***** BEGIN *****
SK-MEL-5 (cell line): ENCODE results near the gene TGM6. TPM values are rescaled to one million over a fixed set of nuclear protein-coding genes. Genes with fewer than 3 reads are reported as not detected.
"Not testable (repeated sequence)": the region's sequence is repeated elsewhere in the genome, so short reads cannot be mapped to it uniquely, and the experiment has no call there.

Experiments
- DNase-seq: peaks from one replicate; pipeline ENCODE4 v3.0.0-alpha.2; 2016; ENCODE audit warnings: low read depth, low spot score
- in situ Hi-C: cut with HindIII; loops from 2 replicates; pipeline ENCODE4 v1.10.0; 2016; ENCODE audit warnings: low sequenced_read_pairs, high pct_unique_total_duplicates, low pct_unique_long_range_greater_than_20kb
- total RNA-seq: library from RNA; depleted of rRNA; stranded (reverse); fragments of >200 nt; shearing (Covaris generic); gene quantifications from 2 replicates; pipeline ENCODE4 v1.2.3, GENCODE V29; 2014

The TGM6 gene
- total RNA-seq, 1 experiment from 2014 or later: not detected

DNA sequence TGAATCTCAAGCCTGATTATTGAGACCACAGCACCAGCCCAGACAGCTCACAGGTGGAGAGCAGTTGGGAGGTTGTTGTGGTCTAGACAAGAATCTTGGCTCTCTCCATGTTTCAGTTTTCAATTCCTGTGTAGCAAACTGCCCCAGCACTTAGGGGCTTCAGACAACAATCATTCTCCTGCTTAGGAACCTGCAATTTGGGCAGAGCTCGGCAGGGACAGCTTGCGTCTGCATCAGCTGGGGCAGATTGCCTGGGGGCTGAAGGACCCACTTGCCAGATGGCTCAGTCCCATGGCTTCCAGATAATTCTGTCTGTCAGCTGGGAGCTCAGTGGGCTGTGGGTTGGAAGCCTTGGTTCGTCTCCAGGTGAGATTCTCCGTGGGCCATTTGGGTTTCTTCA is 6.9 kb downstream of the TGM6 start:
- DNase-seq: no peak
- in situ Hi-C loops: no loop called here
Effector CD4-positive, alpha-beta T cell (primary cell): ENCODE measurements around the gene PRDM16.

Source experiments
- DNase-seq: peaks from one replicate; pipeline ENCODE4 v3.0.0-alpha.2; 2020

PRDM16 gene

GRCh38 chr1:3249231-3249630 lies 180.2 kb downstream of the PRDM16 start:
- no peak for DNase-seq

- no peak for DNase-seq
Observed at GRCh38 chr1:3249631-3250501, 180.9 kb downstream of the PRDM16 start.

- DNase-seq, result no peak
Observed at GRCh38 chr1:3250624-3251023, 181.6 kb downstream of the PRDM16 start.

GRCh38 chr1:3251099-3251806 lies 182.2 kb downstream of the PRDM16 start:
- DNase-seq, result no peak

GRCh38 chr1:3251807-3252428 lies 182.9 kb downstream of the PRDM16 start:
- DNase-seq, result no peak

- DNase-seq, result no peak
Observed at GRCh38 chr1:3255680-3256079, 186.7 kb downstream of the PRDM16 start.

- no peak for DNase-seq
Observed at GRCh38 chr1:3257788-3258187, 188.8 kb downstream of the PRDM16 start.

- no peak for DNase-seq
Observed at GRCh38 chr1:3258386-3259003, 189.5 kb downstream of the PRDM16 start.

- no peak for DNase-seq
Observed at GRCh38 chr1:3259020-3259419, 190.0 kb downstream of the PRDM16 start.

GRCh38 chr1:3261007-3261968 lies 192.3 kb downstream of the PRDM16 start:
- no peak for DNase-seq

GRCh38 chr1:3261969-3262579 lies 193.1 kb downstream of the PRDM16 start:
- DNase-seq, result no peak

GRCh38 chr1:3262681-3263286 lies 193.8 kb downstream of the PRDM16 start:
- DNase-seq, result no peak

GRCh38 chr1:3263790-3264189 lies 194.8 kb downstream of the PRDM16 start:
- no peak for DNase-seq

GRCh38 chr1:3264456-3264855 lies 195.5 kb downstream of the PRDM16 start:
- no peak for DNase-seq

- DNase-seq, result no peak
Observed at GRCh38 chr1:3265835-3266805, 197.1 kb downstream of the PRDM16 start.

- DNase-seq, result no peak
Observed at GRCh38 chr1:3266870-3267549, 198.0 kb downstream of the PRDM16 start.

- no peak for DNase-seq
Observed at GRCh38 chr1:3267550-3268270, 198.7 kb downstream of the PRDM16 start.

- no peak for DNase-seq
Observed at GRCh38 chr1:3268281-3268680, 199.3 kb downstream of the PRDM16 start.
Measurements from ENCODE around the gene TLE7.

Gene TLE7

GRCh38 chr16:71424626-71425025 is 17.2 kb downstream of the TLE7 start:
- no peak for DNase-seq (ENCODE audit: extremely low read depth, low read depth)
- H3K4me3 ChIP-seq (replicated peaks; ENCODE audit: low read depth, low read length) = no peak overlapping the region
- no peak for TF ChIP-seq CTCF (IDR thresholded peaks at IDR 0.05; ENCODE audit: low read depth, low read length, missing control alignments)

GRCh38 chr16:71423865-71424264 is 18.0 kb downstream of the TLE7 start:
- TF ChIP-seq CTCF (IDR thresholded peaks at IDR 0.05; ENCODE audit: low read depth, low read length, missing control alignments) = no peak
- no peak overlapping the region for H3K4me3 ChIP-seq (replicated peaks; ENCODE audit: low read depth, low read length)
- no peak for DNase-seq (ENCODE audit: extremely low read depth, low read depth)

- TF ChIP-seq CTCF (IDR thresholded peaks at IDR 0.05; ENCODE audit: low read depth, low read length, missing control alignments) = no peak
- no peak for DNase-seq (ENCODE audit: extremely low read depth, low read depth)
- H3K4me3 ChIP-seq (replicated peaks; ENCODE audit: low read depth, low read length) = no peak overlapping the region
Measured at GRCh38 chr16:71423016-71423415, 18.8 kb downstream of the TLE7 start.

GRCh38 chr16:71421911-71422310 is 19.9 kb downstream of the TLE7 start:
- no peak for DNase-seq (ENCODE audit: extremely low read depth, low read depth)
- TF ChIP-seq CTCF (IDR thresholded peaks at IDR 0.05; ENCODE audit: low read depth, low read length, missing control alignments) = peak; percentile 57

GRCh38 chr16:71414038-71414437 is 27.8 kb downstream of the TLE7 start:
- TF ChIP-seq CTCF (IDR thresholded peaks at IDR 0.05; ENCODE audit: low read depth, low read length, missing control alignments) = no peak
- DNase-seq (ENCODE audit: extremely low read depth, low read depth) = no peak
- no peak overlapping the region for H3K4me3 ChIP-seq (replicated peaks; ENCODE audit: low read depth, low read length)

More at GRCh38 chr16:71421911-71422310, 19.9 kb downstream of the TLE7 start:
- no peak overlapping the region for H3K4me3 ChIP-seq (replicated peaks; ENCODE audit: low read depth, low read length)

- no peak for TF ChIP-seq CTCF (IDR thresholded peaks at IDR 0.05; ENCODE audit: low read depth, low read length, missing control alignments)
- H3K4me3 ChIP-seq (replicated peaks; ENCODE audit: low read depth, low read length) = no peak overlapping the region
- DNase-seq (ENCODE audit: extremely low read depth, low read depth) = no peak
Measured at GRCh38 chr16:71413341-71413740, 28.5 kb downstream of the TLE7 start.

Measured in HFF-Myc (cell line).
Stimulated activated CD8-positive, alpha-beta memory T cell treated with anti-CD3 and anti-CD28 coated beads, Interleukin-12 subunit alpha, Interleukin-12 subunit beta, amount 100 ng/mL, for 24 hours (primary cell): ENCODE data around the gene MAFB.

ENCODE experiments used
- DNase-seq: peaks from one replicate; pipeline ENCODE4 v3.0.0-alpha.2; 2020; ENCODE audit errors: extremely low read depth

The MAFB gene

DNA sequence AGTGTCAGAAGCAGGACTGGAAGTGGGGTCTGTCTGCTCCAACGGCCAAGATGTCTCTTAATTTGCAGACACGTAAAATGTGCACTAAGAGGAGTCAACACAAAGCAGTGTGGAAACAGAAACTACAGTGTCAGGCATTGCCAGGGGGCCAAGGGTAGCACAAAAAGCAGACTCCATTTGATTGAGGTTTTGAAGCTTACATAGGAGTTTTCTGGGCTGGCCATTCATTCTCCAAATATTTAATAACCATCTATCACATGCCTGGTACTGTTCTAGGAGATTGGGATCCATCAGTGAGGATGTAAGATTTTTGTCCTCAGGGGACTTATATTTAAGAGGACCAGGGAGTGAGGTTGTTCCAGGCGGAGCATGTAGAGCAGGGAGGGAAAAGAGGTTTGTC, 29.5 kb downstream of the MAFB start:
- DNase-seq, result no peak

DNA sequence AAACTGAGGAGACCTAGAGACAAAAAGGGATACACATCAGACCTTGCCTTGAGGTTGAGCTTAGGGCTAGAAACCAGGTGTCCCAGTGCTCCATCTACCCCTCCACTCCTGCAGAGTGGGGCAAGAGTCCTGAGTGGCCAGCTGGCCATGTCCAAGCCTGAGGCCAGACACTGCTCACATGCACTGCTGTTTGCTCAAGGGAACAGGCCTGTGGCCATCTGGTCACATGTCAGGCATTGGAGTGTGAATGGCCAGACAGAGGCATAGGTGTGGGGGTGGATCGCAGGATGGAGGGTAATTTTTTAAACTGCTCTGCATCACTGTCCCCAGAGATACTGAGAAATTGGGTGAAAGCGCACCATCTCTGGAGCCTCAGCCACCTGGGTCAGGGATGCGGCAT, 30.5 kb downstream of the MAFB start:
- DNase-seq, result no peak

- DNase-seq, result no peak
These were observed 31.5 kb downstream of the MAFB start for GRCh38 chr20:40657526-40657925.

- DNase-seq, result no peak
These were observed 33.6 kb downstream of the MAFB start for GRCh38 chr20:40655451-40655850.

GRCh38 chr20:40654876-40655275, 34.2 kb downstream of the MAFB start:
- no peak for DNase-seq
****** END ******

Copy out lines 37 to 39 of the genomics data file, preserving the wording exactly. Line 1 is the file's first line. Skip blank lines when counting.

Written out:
- DNase-seq, result no peak

GRCh38 chr1:3262681-3263286 lies 193.8 kb downstream of the PRDM16 start:
- DNase-seq, result no peak